Corel has finally pulled out of its doomed Java development effort by selling its fledgling jBridge technology to GraphOn in return for a 25 per cent stake, valued at $3.9 billion.
The Canadian software supplier jumped early onto the Java bandwagon, after it announced its Corel Office for Java productivity suite in 1996, but although the offering was scheduled to ship in mid-1997, it never moved beyond beta testing due to performance problems.
jBridge was developed, however, so the firm would not have to rewrite its core WordPerfect Suite in Java. The technology enables any operating system (OS) with an integrated Java Virtual Machine (JVM) to access Windows applications running on a Windows NT server.
Although the product is still at least six months from shipment, it already has one licensee, Sybase, which plans to use the technology to run PowerBuilder applications remotely.
Michael Cowpland, Corel?s president and chief executive, said the company may also still ship some elements of the technology at some unspecified time in the future.
He added that Corel would now concentrate on its core Corel Draw and WordPerfect Office brands, and was putting its hopes on the equally hyped Linux OS instead of Java.
On Friday, the vendor also announced that users could now download a free Linux version of WordPerfect 8, and that it would port the rest of its applications to the OS over time.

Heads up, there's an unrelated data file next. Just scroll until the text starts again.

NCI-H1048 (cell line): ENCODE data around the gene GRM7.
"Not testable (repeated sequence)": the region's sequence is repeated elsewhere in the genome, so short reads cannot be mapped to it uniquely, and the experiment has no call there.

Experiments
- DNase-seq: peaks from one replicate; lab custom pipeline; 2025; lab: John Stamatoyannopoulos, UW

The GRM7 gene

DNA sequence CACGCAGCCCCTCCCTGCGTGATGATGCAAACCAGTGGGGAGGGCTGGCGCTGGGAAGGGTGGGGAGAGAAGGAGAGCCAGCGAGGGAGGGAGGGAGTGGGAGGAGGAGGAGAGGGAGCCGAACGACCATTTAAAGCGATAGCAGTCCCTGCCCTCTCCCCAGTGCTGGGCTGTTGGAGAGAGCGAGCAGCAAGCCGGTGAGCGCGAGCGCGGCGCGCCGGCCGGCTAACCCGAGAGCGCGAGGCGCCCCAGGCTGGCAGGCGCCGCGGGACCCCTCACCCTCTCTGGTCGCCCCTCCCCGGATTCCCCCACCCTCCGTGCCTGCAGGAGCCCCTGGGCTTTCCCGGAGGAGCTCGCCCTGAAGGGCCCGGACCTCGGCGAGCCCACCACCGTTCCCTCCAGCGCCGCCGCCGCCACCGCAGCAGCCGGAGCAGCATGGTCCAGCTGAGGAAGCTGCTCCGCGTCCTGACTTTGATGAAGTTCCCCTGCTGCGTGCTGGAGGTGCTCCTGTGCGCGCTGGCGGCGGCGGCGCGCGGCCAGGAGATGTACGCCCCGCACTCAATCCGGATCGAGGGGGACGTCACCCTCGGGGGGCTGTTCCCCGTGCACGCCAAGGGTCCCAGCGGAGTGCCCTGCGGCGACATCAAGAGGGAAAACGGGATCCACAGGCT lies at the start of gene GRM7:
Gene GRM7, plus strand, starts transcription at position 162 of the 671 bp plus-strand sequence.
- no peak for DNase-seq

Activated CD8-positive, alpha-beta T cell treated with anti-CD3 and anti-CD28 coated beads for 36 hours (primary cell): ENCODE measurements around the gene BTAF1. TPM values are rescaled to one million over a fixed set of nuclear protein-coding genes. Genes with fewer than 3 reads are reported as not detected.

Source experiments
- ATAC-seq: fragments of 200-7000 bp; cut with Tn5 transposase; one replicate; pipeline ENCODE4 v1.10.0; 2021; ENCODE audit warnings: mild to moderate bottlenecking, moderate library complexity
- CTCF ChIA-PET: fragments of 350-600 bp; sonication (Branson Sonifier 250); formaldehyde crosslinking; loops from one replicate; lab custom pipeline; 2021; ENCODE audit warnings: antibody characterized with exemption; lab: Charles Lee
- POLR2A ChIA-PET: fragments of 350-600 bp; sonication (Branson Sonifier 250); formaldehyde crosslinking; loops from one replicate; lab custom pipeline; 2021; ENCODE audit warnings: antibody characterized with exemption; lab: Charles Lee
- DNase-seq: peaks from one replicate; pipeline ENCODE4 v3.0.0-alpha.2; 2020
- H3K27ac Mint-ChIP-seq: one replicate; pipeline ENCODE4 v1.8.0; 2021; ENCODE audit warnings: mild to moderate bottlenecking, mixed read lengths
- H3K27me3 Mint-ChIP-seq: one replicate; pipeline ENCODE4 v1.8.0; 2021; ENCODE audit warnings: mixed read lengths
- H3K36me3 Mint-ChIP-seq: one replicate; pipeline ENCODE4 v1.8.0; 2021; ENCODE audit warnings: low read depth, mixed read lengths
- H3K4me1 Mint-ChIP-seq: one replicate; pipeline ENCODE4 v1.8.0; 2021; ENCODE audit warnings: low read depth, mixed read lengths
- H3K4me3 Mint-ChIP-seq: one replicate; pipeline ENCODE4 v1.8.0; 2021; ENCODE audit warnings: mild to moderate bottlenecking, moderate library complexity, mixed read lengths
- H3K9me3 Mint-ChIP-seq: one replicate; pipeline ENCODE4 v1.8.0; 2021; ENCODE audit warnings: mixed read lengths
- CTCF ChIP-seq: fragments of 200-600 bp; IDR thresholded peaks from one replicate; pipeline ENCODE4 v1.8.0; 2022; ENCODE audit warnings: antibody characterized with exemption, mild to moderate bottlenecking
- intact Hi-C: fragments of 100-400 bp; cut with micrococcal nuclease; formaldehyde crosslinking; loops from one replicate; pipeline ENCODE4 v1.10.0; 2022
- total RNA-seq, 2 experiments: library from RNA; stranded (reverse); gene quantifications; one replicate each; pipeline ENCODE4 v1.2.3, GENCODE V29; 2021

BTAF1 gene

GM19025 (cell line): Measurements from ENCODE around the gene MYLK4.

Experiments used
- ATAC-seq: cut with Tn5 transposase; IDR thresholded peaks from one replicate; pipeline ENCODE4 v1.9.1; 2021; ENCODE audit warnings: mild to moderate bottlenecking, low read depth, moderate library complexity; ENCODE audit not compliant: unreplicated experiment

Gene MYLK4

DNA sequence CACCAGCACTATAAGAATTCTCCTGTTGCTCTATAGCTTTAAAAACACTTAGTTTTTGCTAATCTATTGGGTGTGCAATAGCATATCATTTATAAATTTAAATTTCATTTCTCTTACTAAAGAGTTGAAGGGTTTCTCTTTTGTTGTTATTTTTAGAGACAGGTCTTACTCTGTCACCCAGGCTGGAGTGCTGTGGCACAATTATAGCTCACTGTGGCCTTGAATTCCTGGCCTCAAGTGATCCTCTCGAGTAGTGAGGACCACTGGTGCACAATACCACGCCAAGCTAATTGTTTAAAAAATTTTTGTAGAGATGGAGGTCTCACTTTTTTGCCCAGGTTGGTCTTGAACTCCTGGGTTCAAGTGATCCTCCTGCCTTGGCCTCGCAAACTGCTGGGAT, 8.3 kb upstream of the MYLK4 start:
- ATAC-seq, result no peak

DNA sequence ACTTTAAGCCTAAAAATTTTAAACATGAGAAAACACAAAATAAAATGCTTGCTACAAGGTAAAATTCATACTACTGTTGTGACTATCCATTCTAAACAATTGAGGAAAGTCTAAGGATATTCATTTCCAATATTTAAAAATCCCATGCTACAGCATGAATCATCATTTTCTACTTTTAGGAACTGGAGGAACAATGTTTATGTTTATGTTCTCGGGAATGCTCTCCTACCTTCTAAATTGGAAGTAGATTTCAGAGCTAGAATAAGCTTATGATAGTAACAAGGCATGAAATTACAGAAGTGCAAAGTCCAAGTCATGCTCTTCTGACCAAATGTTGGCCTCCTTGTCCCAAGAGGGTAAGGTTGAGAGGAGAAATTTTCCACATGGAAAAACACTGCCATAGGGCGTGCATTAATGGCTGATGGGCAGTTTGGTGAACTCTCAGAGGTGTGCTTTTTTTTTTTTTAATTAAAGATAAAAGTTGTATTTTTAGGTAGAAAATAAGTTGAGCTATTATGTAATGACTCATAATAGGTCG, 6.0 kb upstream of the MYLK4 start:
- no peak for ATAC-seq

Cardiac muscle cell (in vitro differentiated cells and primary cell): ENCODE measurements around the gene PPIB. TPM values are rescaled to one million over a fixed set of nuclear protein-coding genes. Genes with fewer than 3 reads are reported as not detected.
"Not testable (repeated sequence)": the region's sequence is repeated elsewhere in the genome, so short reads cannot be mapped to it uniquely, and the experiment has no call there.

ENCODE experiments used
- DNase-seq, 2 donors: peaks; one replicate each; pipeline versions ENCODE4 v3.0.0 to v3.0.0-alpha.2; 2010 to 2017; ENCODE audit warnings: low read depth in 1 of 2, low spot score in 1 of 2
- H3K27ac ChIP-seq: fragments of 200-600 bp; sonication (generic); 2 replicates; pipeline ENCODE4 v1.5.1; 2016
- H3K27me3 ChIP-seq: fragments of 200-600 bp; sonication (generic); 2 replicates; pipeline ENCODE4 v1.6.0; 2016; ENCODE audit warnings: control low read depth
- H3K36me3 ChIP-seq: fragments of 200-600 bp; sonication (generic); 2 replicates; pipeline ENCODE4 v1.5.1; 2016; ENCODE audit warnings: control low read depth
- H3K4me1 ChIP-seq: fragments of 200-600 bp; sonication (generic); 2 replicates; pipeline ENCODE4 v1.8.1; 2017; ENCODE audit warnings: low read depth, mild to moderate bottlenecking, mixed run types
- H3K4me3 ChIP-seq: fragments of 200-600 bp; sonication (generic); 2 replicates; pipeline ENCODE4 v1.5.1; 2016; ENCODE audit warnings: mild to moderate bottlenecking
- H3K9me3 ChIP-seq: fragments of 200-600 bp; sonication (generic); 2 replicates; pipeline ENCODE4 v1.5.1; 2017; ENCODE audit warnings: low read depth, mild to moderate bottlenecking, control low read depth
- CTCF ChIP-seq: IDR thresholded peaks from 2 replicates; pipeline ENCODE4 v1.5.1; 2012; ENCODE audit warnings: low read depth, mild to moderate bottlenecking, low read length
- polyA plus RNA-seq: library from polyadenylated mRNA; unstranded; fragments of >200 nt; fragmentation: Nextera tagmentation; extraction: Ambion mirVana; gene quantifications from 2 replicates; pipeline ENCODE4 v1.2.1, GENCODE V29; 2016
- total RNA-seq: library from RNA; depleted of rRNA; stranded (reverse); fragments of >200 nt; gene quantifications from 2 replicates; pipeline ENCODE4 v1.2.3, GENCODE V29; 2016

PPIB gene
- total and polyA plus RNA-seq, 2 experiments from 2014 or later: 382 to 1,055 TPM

GraphOn, on the other hand, will integrate jBridge with its own GO line of Unix thin client offerings, which are based on a proprietary, high-speed version of the X protocol.
Its GO-Joe product already enables Java clients to access Unix and Linux applications, but jBridge will add Windows support, opening up a potentially much larger market.
?We are now able to connect any client platform to any server over any connection,? said Walt Keller, GraphOn?s president and chief executive.
But the firm faces an uphill struggle launching jBridge onto the market because it will compete head on with the Terminal Server Edition of Microsoft?s own Windows NT Server, which is based on technology that has Microsoft licensed from Citrix.
Other established competitors include Citrix? MetaFrame, which is an add-on to Microsoft Terminal Server, and the Santa Cruz Operation?s Tarantella.
Unlike Citrix, however, GraphOn is a newcomer to the multi-user Windows market and does not have a Microsoft source code license.
Greg Blatnik, vice president of Zona Research, said: ?Perhaps ? and the big word is perhaps - with jBridge and its own technologies and a little bit of sweat, it can put together something that can compete with Citrix and Microsoft Terminal Server. But it?s not going to do magic without [Windows NT] source code, and Microsoft is not going to support this.?
Cotton seedling freezes to death as Chang'e-4 shuts down for the Moon's 14-day lunar night
Fortnite easily out-earns PUBG, Assassin's Creed Odyssey and Red Dead Redemption 2 in 2018
Meteor showers as a service will be visible for about 100 kilometres in all directions
Saturn's rings only formed in the past 100 million years, suggests analysis of Cassini space probe data
New findings contradict conventional belief that Saturn's rings were formed along with the planet about 4.5 billion years ago